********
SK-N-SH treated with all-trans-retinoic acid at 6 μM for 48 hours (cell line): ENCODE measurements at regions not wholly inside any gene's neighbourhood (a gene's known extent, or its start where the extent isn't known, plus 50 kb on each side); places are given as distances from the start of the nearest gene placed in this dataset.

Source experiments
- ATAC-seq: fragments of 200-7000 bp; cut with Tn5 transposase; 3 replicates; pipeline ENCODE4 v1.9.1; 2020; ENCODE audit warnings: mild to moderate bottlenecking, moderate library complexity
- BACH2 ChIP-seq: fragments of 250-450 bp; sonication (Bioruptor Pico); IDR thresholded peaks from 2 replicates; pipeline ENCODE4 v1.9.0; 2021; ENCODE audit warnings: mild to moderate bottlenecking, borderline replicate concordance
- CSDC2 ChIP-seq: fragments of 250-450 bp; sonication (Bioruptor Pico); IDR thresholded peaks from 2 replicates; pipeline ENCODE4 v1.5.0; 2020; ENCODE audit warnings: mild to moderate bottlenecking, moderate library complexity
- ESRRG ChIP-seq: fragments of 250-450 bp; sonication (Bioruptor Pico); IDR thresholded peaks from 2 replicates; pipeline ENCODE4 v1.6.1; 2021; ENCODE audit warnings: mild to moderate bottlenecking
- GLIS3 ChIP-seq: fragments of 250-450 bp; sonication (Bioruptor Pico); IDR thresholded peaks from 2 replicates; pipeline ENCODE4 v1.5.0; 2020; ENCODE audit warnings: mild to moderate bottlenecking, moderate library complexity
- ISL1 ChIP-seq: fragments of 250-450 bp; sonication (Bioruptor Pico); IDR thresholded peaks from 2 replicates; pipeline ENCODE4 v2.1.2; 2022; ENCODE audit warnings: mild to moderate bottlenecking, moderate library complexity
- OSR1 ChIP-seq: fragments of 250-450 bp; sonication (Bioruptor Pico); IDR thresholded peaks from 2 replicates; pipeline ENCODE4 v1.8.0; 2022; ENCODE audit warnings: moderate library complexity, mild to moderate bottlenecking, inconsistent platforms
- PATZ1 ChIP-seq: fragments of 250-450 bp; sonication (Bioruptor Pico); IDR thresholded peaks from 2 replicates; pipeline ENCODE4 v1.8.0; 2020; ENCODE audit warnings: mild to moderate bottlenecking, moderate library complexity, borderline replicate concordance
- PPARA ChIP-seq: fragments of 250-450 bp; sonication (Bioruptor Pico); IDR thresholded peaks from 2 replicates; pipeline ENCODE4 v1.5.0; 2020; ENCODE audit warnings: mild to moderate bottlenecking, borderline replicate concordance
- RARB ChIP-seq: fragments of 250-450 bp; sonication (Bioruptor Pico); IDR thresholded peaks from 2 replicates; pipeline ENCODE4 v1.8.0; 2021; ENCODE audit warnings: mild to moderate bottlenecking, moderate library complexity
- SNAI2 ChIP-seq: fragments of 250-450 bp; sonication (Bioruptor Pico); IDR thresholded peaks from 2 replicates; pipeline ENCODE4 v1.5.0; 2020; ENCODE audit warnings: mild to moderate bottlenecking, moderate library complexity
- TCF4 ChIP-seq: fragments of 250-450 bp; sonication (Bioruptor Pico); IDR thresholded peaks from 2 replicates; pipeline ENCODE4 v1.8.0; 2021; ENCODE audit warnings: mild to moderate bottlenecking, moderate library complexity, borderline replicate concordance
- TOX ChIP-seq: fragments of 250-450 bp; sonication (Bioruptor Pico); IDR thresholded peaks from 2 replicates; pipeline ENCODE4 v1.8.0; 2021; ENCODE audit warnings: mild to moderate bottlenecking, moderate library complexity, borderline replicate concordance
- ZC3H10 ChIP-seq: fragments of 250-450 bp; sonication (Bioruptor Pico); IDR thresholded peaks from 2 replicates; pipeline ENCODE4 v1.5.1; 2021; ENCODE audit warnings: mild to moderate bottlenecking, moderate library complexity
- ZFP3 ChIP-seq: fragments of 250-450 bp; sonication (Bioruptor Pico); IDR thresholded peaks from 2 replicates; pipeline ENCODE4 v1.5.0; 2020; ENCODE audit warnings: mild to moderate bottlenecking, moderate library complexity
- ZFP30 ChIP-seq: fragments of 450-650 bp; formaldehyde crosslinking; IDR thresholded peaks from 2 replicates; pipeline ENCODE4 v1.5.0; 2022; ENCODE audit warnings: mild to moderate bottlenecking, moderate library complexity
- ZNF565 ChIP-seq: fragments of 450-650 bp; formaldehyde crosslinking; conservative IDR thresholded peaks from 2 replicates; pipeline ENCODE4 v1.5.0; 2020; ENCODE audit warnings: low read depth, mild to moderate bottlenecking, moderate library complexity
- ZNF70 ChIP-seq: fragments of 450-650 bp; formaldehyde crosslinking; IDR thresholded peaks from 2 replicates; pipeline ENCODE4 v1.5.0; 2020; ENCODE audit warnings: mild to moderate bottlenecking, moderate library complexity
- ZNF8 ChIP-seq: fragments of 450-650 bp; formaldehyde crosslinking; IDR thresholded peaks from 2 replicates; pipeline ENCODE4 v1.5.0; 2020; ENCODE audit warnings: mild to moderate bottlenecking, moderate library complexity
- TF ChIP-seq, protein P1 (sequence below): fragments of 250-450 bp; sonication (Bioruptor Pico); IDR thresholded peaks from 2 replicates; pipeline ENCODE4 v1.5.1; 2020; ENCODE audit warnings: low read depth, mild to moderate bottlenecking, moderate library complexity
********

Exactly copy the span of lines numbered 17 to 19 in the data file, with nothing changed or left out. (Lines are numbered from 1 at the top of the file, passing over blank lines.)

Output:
- ZFP3 ChIP-seq: fragments of 250-450 bp; sonication (Bioruptor Pico); IDR thresholded peaks from 2 replicates; pipeline ENCODE4 v1.5.0; 2020; ENCODE audit warnings: mild to moderate bottlenecking, moderate library complexity
- ZFP30 ChIP-seq: fragments of 450-650 bp; formaldehyde crosslinking; IDR thresholded peaks from 2 replicates; pipeline ENCODE4 v1.5.0; 2022; ENCODE audit warnings: mild to moderate bottlenecking, moderate library complexity
- ZNF565 ChIP-seq: fragments of 450-650 bp; formaldehyde crosslinking; conservative IDR thresholded peaks from 2 replicates; pipeline ENCODE4 v1.5.0; 2020; ENCODE audit warnings: low read depth, mild to moderate bottlenecking, moderate library complexity